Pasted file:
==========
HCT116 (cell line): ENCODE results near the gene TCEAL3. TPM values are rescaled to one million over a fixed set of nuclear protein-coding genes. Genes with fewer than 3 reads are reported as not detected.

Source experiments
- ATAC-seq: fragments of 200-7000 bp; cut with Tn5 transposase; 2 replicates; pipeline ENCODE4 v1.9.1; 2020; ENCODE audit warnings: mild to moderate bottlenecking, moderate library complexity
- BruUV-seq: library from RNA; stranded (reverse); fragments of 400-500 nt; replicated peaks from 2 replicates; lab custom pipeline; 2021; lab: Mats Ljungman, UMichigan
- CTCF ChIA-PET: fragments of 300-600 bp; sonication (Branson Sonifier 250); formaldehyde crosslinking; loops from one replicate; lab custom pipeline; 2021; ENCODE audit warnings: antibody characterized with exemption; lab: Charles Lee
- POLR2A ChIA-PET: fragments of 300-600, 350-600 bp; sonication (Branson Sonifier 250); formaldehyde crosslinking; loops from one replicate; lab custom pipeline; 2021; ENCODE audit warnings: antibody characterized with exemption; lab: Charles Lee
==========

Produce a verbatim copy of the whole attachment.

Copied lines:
HCT116 (cell line): ENCODE results near the gene TCEAL3. TPM values are rescaled to one million over a fixed set of nuclear protein-coding genes. Genes with fewer than 3 reads are reported as not detected.

Source experiments
- ATAC-seq: fragments of 200-7000 bp; cut with Tn5 transposase; 2 replicates; pipeline ENCODE4 v1.9.1; 2020; ENCODE audit warnings: mild to moderate bottlenecking, moderate library complexity
- BruUV-seq: library from RNA; stranded (reverse); fragments of 400-500 nt; replicated peaks from 2 replicates; lab custom pipeline; 2021; lab: Mats Ljungman, UMichigan
- CTCF ChIA-PET: fragments of 300-600 bp; sonication (Branson Sonifier 250); formaldehyde crosslinking; loops from one replicate; lab custom pipeline; 2021; ENCODE audit warnings: antibody characterized with exemption; lab: Charles Lee
- POLR2A ChIA-PET: fragments of 300-600, 350-600 bp; sonication (Branson Sonifier 250); formaldehyde crosslinking; loops from one replicate; lab custom pipeline; 2021; ENCODE audit warnings: antibody characterized with exemption; lab: Charles Lee